- The Washington Times - Wednesday, January 16, 2002

Looking at the eclectic coalition the United States has assembled in the war on terrorism, you have to wonder whether we will not at some point be running into the dilemma that faced Groucho Marx, who did not want to be a member of a club that would have him as a member. While having allies who share our national interests and our democratic values is indispensable even for the world's remaining superpower, gathering a following of opportunistic hangers-on is not. This is particularly so in cases where there is no compelling reason to subordinate American principles for the sake of some strategic advantage, something that unfortunately has to be allowed for in a world of real dangers.
This is the focus of the just-released 2002 World Report released by Human Rights Watch, and it poses questions worth asking, some of which have no easy answers.
"As many of the world's governments join the fight against al Qaeda, they face a fundamental choice. They must decide whether this battle provides an opportunity to reaffirm human rights principles or a new reason to ignore them. They must determine whether this is a moment to embrace values governing means as well as ends or an excuse to subordinate means to ends," so the authors write. "Unfortunately, the coalition's conduct so far has not been auspicious."
In the days and weeks after the terrorist attack, a certain amount of self-interest could be detected in the expression of sympathy and support from nations around the world. The honor for the most egregious example of shameless opportunism has to go to Zimbabwe's President Robert Mugabe, who advertised a crackdown on his critics in the press as an attack on supporters of terrorism. He's by no means the only despot to get this idea.
Russia and China, countries with whom the Bush administration has established budding relationships in the wake of September 11, hastened to draw parallels to their own brutal internal crackdowns, in Chechnya and in China's Xinjiang province. The strategy was particularly successful in the case of Russia, which President Bush at the Crawford summit in November praised for its progress towards respect for human rights and democratic principles. In an interview with The Washington Times last week, Secretary of State Colin Powell listed the post-September 11 developments between the United States and Russia as first among the administration's achievements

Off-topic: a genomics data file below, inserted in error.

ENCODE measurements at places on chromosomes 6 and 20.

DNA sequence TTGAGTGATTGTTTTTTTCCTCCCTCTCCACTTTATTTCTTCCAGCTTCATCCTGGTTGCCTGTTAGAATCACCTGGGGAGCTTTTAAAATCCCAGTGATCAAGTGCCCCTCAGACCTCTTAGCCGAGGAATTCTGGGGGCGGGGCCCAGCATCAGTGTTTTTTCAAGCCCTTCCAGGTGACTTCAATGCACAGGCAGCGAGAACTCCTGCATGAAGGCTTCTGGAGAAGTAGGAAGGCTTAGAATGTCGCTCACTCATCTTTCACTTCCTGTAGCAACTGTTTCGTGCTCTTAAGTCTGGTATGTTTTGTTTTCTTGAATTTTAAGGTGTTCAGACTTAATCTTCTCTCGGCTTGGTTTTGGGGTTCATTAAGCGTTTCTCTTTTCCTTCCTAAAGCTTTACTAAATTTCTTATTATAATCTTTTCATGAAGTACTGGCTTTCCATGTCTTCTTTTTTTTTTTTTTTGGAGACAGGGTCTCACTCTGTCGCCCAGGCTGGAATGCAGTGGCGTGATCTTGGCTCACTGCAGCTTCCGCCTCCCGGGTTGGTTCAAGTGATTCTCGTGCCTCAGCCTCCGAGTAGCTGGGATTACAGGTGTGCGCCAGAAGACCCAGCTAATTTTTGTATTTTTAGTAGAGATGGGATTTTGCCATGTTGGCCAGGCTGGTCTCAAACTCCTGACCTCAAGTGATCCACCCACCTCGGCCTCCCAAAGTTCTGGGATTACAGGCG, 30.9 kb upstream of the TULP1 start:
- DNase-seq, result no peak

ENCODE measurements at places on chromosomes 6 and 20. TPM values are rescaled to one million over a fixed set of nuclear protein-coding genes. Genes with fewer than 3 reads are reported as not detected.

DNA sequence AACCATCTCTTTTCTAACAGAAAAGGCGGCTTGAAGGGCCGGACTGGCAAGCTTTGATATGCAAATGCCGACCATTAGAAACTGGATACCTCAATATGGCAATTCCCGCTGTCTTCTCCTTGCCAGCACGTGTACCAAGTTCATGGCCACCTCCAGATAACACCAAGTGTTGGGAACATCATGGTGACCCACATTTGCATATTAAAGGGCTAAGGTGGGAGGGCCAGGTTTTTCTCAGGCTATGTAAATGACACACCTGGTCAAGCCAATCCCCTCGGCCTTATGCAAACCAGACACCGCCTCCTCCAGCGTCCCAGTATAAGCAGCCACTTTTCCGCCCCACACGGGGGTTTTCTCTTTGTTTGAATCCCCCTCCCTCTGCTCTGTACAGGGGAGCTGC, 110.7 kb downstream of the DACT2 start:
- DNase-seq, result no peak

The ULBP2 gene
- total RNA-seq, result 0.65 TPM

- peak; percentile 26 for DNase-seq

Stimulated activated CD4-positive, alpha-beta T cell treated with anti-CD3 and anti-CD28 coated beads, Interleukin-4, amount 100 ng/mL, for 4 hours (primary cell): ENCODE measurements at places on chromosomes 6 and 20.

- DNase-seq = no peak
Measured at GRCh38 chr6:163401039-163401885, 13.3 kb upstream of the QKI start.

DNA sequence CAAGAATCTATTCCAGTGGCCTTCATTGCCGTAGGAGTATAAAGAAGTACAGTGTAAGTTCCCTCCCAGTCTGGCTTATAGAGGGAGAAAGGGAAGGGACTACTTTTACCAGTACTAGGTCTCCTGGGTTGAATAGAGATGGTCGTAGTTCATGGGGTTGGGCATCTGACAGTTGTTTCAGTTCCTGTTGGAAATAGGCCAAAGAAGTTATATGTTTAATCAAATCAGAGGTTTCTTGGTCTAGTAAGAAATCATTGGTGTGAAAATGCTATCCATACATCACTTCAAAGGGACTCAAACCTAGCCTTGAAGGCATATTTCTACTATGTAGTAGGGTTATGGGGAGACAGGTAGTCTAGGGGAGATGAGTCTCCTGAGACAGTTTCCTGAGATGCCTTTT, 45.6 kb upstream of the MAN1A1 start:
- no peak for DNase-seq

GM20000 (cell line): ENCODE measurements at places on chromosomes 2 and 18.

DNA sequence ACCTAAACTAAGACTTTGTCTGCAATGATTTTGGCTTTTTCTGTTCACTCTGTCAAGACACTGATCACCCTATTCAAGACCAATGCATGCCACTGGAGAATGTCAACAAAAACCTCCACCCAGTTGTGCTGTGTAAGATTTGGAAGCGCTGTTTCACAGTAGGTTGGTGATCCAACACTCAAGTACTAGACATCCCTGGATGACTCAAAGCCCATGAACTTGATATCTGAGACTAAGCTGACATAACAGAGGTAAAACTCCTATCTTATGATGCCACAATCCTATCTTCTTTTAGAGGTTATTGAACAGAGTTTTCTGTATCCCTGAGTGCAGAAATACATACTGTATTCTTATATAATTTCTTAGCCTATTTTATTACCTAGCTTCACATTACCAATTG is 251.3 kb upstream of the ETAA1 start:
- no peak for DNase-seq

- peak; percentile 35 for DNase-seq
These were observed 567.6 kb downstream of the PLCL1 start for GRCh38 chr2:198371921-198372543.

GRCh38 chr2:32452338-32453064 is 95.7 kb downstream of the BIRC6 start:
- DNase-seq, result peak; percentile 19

The Central Asian republics of the former Soviet Union have found their strategic location a ticket to closer ties with the United States, even if their contributions have been minimal. Uzbekistan has remained one of the most repressive regimes of the post-Soviet era, allowing no political, religious or other freedoms for its citizens. It has also been fighting its own al Qaeda-linked domestic rebel movement, the Islamic Movement of Uzbekistan. Kazakhstan is another recent ally, whose oil-wealth solidifies its status. Despite his record of domestic repression, President Nursultan Nazarbayev recently received red carpet treatment at the White House, as indeed he had at the Clinton White House before.
Egypt and Saudi Arabia, both long-standing U.S. allies, are breeding grounds for terrorist operatives and Osama sympathizers. Both have autocratic regimes that do not allow for any peaceful transfer of power. In the case of Saudi Arabia, we may soon face the daunting prospect of either endorsing an Algeria-type crackdown on the political opposition, or an Iran-like collapse of a corrupt regime once the West's support is withdrawn. Even worse is Syria, which is now (hilariously) emerging as an ally in the fight against terrorism. This is a bit like smokers joining an anti-smoking crusade on the principle that you have to smoke tobacco to get rid of it.
The Human Rights Watch report makes the reasonable point that promoting human rights in general undermines support for terrorism. Respect for human life counters the impulse to sympathize with those who would sacrifice civilians in the name of their own cause, in this case a bizarre violent version of Islamic fundamentalism. "Thus the Middle East and North Africa is one of the regions where it is essential to affirm a culture of human rights as an antidote to terrorism," says the report. This is a big job, but one that would benefit all, with the exception of corrupt and despotic regimes.
At the end of the day, we should want not just revenge for the loss of 3,000 American lives and the destruction of a dangerous enemy. We should also want to come out of the war on terrorism with our faith in the foundations of American civilization intact.

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